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Are Frogs or Toads Poisonous To Dogs? Vet Reviewed Facts & FAQ

Sarah Psaradelis

By Sarah Psaradelis

Dog curious with a frog

Vet approved

Dr. Karyn Kanowski Photo

Reviewed & Fact-Checked By

Dr. Karyn Kanowski

BVSc MRCVS (Veterinarian)

The information is current and up-to-date in accordance with the latest veterinarian research.

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The majority of frog and toad species are not harmful to dogs, but certain species can secrete poisonous toxins. If your curious dog has eaten a frog, it is usually not a cause for concern unless the frog they have eaten a species that secretes a harmful poison. Toads are usually the main concern and can pose a danger to your dog if they are ingested.

If your dog has eaten a frog or toad, it is best to take them to a veterinarian for a health evaluation. Some frog and toad toxins can cause serious toxicosis in dogs, so contacting a veterinarian for further guidance is the safest option.

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Poisonous Frogs and Toads

All frogs and toads are technically poisonous, but not all carry toxins potent enough to harm your dog. Amphibians carry poisonous glands on their skin that secrete a toxin as a defense mechanism against predation, or protect against microorganisms. When the frog or toad is eaten or disturbed by your dog, they secrete toxins that are absorbed into your dog’s mucous membranes (mouth, gums, or eyes). These toxins are bad-tasting and can irritate your dog’s mouth, which is why many dogs will foam at the mouth after eating a frog or toad.

Most of the common frogs your dog may encounter will not pose a health risk to your dog if they are eaten, and toads are more of a concern. It is important to identify the difference between which type of amphibian your dog has eaten since this can influence whether your dog’s health is in trouble.

Another concern for dogs who interact with frogs and toads is that they carry salmonella. This puts dogs who lick toads or frogs at risk of developing salmonellosis. There are only two species of frogs that are venomous, which means that they inject a venom that can affect your dog without having to be eaten; Bruno’s casque-headed frog and the Greenings frog. The spines on these frogs’ heads can inject venom into your dog’s mouth.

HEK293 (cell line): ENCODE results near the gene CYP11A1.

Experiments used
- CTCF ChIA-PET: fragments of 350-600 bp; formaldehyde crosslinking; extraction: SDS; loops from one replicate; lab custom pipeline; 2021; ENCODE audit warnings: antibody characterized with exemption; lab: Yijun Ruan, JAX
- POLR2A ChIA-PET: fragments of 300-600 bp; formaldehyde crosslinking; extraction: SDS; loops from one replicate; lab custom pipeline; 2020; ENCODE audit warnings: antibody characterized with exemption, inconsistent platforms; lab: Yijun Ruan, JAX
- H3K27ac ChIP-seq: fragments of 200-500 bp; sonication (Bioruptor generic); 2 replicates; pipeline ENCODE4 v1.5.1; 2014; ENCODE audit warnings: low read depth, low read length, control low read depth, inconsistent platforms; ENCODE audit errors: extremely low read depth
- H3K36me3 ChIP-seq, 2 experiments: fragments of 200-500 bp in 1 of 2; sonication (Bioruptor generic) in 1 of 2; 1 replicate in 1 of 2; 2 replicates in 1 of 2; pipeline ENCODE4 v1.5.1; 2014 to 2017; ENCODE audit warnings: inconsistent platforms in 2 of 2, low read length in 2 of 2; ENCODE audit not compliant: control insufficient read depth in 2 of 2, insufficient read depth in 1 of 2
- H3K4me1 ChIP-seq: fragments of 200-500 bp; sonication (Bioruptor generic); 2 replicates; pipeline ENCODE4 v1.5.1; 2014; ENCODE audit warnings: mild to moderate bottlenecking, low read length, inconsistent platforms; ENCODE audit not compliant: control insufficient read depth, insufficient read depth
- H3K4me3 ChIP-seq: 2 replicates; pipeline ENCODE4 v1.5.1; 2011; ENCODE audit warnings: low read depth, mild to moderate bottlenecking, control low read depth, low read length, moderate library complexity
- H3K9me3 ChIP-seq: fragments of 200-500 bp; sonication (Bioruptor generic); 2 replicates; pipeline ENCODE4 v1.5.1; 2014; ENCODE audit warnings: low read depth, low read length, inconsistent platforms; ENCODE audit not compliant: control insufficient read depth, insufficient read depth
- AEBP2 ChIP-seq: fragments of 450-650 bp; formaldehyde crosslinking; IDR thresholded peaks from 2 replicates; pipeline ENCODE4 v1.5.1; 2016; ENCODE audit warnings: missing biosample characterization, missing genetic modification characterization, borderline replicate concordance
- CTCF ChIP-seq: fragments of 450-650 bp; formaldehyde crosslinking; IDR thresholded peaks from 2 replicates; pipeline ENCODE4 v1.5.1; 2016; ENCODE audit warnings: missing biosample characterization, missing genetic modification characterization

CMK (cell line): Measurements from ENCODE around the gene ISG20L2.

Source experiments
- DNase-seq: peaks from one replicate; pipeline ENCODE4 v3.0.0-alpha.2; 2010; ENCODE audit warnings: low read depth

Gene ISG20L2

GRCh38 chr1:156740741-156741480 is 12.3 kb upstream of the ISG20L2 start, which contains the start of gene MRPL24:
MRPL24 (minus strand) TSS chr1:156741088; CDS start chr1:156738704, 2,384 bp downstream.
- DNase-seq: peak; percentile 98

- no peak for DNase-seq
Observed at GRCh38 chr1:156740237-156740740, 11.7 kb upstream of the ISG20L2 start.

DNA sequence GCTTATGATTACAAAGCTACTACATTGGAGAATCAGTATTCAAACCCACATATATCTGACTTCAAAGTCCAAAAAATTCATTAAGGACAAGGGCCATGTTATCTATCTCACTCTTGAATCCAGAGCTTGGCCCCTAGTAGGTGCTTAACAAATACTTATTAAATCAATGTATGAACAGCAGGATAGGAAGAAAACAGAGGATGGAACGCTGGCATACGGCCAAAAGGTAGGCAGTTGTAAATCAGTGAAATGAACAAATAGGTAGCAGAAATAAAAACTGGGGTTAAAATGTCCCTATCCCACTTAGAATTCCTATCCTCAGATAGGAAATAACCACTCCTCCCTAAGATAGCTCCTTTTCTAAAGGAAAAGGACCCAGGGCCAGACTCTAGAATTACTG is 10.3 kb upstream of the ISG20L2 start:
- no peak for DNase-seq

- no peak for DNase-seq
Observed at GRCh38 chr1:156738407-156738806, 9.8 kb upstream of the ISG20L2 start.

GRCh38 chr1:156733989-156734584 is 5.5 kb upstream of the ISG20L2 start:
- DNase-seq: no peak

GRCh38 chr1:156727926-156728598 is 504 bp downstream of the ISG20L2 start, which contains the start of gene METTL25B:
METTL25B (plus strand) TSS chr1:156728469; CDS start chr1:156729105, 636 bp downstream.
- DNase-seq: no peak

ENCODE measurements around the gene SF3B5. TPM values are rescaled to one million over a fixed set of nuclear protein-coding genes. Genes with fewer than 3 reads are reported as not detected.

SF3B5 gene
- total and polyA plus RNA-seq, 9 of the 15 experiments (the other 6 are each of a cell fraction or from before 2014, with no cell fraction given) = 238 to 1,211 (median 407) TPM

Image Credit: delo, Pixabay`

Poisonous Frogs

Frogs tend to have smoother skin than toads, andmore color and shine to their bodies. There are only two species of highly poisonous frogs, Dart frogs (Dendrobatidae) with over 100 species, and Mantilla frogs (Mantellidae) with 16 species. Poison dart frogs secrete a toxin known as batrachotoxin which is a type of neurotoxin. Another toxin found in a few species of frogs is tetrodotoxin.

Poisonous Toads

Toads have more bumpy and textured skin, and their shorter hind legs mean that they don’t jump as high as frogs do, making them easier for dogs to catch. Most of the toxins produced from the toad’s salivary glands are mildly toxic and won’t cause any serious side effects if your dog ingests them, but bufotoxins secreted by certain toads are deadly to dogs.

Keep an eye out for the following species:
  • Bufo toad
  • Cane toads
  • Marine toad
  • Colorado River toad

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What To Do If Your Dog Ate a Frog

1. Identify the Frog or Toad

If your dog has eaten a frog or toad, it is important to remain calm. It will be beneficial to try and determine which species of frog or toad your dog may have eaten. Take a picture of the toad or frog to make it easier for the veterinarian to identify which species your dog has eaten. If the frog is still lodged in your dog’s mouth, remove it with gloves or an object that protects your hands.